In a previous article, I made note that the doctrine of purgatory has pre-Christian antecedents. Christian apologists over the years have made different counter-arguments when dealing with issues such as these. Saint Justin Martyr speculated that Satan planted nuggets of truth among the pagan religions in order to deceive us (Dialogue with Trypho, Chapter 69). Others will say that enlightened pagans grasped onto some legitimate truths and that we cannot automatically call anything that is pagan, such as the Pythagorean Theorem, false. Yet others may say a broken clock is right twice a day.

Most secular historians may simply say that what is considered small-“o” orthodox Christianity in reality developed from the syncretism between Near-Eastern pagan and Jewish thought, essentially being a melding between the two. Protestants adopt a similar line of reasoning when addressing the issue of doctrines that are outside the pale of their own tradition.

Without commenting too much on how I personally would explain away the following excerpt from the late second to early third century excerpt of the Gospel of Mary, I will simply state the obvious–what we have is clearly a description of Aerial Toll Houses in explicitly Gnostic language. From my limited study, this is the earliest mention of the doctrine of Aerial Toll Houses that I am aware of:

10) And desire said, I did not see you descending, but now I see you ascending. Why do you lie since you belong to me?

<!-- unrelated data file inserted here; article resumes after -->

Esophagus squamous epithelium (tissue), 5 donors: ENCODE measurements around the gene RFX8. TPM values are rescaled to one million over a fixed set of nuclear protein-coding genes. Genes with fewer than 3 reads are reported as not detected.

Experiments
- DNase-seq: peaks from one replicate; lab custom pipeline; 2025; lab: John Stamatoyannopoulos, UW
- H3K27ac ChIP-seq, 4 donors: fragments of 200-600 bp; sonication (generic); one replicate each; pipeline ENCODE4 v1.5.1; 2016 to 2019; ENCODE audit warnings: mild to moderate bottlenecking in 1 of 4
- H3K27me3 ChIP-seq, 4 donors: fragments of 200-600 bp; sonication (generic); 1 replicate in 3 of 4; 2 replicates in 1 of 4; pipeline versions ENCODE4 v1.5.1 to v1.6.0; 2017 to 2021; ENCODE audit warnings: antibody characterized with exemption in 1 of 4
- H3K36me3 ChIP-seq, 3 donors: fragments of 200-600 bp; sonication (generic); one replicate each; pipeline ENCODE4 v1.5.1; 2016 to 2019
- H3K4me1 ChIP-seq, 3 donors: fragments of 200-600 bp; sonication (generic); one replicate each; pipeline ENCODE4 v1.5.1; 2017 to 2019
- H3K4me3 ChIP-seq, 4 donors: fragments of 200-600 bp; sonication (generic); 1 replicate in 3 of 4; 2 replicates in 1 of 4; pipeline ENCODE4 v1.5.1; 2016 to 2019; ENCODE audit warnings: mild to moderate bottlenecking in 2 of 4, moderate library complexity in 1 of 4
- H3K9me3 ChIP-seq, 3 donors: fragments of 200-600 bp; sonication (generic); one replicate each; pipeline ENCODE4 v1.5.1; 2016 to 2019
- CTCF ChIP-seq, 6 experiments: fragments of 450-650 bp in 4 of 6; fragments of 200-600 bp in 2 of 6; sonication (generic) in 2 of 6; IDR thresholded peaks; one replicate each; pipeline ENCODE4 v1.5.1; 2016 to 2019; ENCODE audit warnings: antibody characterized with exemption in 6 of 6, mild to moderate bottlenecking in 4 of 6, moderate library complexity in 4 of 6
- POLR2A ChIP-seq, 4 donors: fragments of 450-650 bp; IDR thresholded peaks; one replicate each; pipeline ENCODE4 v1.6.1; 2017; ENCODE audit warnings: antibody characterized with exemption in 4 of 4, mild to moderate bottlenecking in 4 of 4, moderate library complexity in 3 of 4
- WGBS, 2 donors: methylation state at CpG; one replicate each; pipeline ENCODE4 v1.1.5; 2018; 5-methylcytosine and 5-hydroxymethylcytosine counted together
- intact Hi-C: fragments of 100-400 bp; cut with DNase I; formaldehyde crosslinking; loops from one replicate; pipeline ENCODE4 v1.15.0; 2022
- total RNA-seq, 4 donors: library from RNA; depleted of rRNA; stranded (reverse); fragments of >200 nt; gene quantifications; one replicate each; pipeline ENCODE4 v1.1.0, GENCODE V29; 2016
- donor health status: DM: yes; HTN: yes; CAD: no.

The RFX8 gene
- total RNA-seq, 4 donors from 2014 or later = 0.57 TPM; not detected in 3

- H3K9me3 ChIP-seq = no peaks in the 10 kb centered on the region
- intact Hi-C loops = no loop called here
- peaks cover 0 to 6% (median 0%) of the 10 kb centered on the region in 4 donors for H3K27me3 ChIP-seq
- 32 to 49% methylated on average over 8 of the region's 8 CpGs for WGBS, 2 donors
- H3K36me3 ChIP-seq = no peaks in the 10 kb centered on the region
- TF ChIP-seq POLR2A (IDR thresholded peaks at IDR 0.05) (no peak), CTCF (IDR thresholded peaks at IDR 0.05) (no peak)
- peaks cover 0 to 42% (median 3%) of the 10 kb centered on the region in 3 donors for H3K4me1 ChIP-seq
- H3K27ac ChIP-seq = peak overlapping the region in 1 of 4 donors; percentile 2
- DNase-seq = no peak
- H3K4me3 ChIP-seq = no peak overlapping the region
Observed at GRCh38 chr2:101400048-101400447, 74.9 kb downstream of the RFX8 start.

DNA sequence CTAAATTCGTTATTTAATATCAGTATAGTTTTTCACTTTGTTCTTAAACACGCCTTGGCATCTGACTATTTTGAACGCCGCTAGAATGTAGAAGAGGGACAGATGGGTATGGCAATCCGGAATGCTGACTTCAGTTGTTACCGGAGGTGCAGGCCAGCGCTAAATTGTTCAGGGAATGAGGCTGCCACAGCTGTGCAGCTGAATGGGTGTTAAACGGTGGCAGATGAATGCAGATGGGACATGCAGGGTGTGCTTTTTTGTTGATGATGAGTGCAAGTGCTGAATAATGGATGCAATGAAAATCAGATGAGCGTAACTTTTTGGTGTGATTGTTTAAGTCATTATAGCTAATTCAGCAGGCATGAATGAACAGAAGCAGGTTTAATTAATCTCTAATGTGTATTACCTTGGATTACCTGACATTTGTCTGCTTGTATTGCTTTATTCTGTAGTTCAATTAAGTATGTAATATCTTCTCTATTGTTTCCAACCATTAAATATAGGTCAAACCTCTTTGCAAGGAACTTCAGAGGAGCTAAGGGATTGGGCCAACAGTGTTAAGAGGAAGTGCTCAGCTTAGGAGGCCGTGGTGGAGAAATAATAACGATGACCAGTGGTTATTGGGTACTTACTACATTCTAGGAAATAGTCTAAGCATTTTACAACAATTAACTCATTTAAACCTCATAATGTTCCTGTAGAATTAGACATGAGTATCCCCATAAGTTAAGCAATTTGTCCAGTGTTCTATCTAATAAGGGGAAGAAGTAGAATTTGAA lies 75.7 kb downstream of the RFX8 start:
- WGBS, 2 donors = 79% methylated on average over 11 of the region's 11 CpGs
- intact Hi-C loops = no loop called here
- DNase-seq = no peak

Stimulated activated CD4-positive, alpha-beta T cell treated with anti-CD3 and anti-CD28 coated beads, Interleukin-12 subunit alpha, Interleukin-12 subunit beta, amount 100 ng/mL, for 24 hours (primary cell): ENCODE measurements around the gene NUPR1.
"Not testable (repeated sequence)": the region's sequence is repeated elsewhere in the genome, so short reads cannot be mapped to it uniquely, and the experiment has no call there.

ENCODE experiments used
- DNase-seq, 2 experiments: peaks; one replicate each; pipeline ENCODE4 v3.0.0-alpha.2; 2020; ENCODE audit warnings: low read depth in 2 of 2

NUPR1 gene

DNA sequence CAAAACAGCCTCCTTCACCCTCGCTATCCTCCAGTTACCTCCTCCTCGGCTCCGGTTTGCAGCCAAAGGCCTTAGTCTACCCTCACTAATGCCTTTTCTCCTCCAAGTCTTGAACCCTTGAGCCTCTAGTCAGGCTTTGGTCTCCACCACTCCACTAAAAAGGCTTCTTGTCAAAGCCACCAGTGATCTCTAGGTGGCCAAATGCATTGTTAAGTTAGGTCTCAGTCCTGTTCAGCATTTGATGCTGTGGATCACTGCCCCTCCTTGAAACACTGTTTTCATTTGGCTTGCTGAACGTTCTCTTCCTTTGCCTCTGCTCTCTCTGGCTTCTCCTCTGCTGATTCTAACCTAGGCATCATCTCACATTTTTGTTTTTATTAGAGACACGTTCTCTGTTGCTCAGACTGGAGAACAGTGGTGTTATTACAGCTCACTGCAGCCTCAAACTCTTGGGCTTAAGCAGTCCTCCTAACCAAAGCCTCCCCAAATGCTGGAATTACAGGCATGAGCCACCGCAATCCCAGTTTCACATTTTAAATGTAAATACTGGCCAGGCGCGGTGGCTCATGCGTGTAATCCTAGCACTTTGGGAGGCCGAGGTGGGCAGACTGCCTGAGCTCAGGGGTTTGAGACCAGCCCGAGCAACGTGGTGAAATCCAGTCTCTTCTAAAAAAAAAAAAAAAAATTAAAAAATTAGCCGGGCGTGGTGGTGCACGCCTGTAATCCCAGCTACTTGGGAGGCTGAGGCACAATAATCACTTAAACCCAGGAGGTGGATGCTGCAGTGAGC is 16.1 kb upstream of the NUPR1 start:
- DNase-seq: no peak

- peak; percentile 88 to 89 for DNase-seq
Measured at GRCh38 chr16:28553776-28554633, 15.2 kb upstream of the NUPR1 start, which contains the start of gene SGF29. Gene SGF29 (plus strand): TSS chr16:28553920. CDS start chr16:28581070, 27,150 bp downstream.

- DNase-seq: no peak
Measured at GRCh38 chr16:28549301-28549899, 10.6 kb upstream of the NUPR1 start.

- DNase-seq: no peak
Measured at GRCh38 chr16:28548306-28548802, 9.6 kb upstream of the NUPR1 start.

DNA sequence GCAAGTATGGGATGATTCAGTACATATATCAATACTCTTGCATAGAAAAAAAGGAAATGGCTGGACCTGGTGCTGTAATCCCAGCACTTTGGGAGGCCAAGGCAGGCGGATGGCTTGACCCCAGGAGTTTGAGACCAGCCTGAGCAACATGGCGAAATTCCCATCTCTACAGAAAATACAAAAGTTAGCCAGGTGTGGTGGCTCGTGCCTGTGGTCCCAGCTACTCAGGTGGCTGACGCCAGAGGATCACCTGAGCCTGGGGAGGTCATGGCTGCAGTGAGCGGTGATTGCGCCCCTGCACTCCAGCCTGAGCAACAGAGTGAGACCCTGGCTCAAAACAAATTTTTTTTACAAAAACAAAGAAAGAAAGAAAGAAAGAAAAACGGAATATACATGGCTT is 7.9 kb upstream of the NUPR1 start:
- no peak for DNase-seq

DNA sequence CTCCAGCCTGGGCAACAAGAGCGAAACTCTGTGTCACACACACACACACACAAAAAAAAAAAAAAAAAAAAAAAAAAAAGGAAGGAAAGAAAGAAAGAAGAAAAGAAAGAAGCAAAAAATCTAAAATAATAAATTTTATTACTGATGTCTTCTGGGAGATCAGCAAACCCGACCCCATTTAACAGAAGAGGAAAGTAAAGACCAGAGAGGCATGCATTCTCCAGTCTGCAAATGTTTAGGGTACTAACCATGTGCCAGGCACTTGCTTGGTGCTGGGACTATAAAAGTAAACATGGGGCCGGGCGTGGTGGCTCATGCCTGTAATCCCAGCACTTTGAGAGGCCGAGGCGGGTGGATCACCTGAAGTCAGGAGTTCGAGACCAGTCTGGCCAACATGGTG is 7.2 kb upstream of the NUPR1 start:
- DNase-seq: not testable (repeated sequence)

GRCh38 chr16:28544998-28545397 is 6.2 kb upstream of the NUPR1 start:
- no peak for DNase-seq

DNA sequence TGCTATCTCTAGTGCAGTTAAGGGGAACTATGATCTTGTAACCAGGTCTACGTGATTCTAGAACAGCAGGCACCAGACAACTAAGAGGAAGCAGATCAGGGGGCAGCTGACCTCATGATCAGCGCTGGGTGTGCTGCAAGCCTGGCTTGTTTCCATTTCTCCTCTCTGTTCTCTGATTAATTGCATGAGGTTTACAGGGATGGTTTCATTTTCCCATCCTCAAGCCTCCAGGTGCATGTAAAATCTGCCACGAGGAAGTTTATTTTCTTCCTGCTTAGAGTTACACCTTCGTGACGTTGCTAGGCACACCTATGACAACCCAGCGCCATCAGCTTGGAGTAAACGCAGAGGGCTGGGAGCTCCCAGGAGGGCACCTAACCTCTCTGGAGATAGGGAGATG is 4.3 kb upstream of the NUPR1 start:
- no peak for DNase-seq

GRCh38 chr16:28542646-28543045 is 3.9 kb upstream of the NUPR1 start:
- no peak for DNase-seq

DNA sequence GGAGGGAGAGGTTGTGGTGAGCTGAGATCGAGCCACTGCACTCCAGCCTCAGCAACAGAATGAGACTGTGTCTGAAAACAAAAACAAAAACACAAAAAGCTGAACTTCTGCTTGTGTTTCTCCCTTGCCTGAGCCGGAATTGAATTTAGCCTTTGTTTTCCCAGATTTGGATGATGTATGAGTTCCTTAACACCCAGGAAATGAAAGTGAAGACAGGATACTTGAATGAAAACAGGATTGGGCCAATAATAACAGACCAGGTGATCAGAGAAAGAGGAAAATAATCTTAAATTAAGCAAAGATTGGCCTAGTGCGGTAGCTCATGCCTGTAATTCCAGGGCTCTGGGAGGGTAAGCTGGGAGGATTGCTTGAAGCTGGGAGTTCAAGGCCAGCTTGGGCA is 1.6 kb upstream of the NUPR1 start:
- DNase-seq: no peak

“Desire” appears to be a reference to the physical body, called “the flesh” in the Scriptures (i.e. Rom 7:18). In Gnostic theology, the physical is essentially bad and sinful (a cosmological pollution created by the Aeon Sophia’s failed contemplation of Bythus, the chief Aeon/god of the Gnostic pantheon) and the spirit/soul belongs to the realm of the Aeons. In short, verse 10 is stating that the flesh sees the soul ascending up to the heavens towards the Pleroma (the Gnostic heaven where the Aeons dwell.)

11) The soul answered and said, I saw you. You did not see me nor recognize me. I served you as a garment and you did not know me.

The flesh is merely the garment of the soul, as the flesh is disposable and sinful.

12) When it said this, it (the soul) went away rejoicing greatly.

13) Again it came to the third* power, which is called ignorance.

“The third power” appears to be a reference to one of “the angelic powers” (Eph 6:12; see also Rom 8:38, Eph 2:2, Eph 3:10, Col 1:16, Col 2:10, and Col 2:15). These powers are essentially demons.

*Probably a reference to a demonic guard shutting the soul out from the “third heaven” (2 Cor 12:2), or in other words, Paradise.

14) The power questioned the soul, saying, Where are you going? In wickedness are you bound. But you are bound; do not judge!